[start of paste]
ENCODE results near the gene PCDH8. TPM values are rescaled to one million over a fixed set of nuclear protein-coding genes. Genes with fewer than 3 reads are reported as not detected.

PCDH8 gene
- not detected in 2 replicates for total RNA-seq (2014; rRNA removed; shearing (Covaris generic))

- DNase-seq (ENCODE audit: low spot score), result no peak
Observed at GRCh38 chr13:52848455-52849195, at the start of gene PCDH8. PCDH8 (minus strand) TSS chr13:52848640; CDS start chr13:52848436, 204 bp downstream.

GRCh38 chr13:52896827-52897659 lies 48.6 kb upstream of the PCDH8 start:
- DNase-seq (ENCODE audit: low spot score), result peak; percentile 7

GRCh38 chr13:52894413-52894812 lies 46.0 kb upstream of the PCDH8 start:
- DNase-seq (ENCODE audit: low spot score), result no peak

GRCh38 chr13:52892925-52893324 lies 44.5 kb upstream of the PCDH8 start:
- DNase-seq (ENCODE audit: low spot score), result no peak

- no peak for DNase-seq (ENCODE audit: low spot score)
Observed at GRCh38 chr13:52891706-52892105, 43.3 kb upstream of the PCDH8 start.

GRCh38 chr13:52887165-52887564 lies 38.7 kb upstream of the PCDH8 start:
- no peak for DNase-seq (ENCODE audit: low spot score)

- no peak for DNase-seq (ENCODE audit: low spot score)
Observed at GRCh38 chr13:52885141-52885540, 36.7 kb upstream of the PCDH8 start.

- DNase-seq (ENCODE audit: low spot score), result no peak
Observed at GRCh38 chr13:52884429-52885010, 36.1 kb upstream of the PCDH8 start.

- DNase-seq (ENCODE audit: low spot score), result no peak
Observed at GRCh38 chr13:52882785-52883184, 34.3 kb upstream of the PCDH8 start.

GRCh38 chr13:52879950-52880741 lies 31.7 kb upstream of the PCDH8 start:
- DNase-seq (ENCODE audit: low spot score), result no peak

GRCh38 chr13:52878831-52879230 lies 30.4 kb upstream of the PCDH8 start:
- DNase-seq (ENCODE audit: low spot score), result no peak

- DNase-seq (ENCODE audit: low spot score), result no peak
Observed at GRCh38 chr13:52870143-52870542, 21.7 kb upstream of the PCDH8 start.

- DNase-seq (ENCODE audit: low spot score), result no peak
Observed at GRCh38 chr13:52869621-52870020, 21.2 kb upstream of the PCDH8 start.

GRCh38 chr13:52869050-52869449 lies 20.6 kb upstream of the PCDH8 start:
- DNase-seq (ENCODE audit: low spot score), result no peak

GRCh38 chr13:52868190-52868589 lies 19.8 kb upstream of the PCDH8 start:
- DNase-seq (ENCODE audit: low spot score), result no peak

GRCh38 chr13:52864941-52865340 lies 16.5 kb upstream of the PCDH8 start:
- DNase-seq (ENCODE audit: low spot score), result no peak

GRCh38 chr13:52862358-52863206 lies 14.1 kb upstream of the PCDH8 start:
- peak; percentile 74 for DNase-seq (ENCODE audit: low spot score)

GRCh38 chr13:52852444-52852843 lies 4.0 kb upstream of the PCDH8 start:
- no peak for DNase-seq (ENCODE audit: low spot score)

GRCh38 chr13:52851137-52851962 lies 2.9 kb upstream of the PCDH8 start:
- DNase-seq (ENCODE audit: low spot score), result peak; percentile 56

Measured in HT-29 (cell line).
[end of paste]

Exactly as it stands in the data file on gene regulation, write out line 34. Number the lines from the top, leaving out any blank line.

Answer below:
GRCh38 chr13:52864941-52865340 lies 16.5 kb upstream of the PCDH8 start: